• Pumpkin (cooked) - 9.3g carb/cup (49 calories)
  • Radicchio - 2.9g carb/cup (18 calories)
  • Radish - 2g carb/cup (19 calories)
  • Radish sprouts - 0g carb/cup (16 calories)
  • Rutabaga - 7.9g carb/cup (50 calories) 
  • Rocket/arugula - 0.8g carb/cup (10 calories)
  • Romaine - 0.6g carb/cup (8 calories)
  • Squash - 8.2g carb/cup (39 calories)
  • Spinach (raw) - 0.8g carb/cup (14 calories)
  • Sprouts (alfalfa) - 0g carb/cup (2 calories)
  • Snow or sugar snap peas  - 4.9g carb/cup (42 calories)
  • Swiss chard (stalks & leaves) - 3g carb/cup (51 calories)
  • Silverbeet - 3.7g carb/100g (19 calories)
  • Turnip greens (cooked) - 0.6g carb/cup (14 calories)
  • Watercress - 0.3g carb/cup (4 calories)
  • Zucchini - 1.5g carb/cup (14 calories)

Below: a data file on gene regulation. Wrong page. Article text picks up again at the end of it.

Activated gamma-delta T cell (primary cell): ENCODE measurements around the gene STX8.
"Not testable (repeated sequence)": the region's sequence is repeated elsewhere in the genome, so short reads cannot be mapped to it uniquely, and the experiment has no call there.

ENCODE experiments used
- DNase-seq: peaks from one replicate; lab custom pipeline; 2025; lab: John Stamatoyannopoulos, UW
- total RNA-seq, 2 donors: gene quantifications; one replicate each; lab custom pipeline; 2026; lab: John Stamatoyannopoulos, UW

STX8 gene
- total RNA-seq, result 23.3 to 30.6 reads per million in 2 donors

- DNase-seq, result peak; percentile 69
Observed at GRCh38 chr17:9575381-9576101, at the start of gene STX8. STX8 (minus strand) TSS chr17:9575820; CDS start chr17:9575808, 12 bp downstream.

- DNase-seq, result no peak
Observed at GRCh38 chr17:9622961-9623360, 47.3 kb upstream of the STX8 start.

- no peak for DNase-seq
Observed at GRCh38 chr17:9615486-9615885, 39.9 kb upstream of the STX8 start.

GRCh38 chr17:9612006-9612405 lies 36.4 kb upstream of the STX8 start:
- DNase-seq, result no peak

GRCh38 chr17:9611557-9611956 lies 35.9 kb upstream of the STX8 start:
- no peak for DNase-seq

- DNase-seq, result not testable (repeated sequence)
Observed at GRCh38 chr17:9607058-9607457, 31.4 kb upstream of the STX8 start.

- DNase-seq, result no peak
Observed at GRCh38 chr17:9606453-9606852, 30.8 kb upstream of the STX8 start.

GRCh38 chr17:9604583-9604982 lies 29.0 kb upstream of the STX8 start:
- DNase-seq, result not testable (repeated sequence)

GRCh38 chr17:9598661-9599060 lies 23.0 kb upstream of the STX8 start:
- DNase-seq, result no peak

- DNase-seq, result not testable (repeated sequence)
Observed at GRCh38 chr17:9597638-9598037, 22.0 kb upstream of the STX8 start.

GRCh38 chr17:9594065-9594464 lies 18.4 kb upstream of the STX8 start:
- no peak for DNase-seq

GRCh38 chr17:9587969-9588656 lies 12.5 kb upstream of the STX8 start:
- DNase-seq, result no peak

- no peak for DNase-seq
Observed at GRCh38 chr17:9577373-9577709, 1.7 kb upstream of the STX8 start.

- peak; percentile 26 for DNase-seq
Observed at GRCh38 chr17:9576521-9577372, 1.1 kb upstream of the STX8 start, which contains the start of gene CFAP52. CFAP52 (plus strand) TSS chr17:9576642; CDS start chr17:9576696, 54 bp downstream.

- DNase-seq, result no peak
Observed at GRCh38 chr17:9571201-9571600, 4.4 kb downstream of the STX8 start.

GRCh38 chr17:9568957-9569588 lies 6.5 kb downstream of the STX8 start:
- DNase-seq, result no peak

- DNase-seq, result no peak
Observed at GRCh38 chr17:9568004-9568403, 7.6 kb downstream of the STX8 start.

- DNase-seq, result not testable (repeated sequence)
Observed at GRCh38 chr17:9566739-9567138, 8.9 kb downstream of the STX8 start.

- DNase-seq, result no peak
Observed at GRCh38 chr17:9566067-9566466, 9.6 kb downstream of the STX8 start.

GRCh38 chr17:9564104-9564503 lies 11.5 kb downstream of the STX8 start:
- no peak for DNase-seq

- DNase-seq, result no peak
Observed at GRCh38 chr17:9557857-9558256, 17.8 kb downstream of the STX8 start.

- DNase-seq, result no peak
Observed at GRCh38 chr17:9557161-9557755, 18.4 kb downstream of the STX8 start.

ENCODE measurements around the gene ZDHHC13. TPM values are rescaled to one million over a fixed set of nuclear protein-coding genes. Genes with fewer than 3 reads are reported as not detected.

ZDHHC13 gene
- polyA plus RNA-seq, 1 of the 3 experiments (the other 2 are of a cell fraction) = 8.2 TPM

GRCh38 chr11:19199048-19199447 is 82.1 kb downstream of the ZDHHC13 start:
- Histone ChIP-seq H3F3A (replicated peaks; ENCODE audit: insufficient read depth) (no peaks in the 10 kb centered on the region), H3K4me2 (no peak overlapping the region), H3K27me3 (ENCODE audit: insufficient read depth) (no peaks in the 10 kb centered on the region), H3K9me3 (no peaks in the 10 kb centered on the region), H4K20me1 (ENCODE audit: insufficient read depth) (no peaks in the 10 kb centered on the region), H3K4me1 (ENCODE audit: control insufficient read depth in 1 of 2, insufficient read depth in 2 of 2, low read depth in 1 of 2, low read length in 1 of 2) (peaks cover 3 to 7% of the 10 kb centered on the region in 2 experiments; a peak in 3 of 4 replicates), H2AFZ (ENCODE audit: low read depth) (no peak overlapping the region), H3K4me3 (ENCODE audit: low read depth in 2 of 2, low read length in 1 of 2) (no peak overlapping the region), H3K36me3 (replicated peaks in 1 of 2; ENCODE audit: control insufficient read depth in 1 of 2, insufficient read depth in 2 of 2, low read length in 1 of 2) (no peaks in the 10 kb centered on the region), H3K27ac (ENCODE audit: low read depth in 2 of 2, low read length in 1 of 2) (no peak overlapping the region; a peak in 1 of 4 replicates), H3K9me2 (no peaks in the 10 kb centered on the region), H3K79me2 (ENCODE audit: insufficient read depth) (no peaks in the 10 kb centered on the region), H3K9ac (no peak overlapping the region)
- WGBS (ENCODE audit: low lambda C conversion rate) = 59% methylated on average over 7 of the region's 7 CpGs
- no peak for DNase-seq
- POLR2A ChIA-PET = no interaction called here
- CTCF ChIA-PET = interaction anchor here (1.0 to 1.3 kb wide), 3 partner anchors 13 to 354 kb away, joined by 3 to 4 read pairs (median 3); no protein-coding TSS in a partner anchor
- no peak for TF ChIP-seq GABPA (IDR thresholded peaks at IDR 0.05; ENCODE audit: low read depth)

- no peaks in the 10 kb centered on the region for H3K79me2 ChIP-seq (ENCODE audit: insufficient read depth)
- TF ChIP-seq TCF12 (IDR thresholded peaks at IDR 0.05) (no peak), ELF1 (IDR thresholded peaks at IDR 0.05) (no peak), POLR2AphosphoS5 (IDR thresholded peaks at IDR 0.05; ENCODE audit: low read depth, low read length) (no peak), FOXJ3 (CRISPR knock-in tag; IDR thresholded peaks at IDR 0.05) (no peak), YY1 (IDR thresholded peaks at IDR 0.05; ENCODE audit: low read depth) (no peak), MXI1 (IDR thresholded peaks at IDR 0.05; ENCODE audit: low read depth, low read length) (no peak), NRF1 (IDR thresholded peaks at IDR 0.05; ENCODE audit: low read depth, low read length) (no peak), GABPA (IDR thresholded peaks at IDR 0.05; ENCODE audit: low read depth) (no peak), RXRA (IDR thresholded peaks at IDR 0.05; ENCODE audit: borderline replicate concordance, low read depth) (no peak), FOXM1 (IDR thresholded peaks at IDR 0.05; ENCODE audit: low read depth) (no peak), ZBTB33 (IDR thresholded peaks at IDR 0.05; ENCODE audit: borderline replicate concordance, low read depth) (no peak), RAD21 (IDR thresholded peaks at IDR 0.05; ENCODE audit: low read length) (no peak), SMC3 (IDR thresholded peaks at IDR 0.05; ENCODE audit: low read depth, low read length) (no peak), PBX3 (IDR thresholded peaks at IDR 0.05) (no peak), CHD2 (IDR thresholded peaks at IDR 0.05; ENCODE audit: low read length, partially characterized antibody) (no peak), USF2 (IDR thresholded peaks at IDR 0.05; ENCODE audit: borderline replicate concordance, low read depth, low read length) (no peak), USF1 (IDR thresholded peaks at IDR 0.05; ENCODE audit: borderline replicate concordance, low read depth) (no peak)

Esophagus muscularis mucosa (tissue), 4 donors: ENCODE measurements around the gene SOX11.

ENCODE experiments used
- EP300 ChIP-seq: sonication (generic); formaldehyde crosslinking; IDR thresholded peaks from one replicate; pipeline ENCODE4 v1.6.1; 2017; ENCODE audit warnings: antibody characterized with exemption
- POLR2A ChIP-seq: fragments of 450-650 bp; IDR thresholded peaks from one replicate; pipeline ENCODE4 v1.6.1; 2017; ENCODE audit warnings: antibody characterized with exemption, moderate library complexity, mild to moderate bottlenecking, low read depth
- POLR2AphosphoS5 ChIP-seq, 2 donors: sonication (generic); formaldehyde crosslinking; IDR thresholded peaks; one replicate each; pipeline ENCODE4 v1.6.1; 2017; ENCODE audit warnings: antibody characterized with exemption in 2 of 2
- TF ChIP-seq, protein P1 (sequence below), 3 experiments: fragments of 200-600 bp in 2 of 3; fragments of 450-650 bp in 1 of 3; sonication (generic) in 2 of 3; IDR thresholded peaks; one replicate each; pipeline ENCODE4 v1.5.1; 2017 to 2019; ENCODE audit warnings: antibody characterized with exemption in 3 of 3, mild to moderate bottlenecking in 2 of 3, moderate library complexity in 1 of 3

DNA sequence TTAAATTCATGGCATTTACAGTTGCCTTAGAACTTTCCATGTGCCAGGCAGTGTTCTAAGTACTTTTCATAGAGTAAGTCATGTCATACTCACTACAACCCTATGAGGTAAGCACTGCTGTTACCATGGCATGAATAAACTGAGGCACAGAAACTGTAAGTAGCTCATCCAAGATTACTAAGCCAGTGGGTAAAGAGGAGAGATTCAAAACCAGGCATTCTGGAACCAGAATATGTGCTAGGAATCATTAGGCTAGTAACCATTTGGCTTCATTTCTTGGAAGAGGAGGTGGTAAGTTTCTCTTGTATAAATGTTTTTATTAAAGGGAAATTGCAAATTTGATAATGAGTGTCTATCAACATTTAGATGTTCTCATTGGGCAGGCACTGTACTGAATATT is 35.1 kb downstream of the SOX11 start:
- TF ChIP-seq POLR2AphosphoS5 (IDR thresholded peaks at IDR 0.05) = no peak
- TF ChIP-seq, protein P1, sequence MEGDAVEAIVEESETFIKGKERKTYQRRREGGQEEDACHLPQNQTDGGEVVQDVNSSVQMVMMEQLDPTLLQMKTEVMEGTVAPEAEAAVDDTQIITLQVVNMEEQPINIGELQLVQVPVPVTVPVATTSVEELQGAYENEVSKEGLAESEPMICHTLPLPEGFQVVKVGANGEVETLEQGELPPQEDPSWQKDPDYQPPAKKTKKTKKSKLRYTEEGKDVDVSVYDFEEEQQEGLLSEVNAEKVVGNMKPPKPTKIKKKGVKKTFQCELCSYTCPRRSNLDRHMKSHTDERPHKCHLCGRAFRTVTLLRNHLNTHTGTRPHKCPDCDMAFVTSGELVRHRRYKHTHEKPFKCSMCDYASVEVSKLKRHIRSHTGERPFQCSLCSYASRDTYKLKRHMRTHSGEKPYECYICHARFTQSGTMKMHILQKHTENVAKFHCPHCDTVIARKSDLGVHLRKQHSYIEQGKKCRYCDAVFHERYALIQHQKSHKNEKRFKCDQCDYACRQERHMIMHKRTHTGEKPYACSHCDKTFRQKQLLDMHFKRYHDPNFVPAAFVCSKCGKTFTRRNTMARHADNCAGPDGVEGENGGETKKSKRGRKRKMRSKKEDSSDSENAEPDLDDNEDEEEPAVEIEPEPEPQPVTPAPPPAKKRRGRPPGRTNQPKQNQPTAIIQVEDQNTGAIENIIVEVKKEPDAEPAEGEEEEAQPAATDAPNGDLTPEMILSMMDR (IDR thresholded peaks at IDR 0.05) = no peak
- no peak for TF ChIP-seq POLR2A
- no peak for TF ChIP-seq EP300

The 'Eat Moderately/Occasionally' List

  • Apricot - 13.6g carb/cup (74 calories)
  • Blueberries* - 17g carb/cup (83 calories)
  • Cherries (sweet) - 16.3g carb/cup (74 calories)
  • Cherries (sour) - 16.4g carb/cup (78 calories)
  • Dragon fruit (pitaya) - 15g carb/140g (90 calories)
  • Grapefruit - 14.7g carb/cup (69 calories)
  • Guava - 14.7g carb/cup (112 calories)
  • Honeydew melon - 14g carb/cup (61 calories)
  • Lemon - 10.5g carb/cup (48 calories)
  • Mangosteen - 15.6g carb/100g (63 calories)
  • Orange - 18.2g carb/cup (94 calories)
  • Papaya - 13.2g carb/cup (62 calories)
  • Peach - 12.4g carb/cup (60 calories)
  • Pear - 18.5g carb/cup (87 calories)
  • Pineapple - 19.2g carb/cup (83 calories)
  • Plum -16.5g carb/cup (76 calories)
  • Watermelon - 10.9g carb/cup (46 calories)
  • Leeks - 11g carb/cup (54 calories)
  • Onion - 17.1g carb/cup (88 calories)
  • Potato (boiled no skin) - 14g carb/cup (67 calories)
  • Sweet potato (purple) - 11g carb/100g (48 calories)

The 'Avoid or Limit' List 

  • Apple - 20.9g carb/cup (103 calories)
  • Banana - 23.9g carb/cup (105 calories)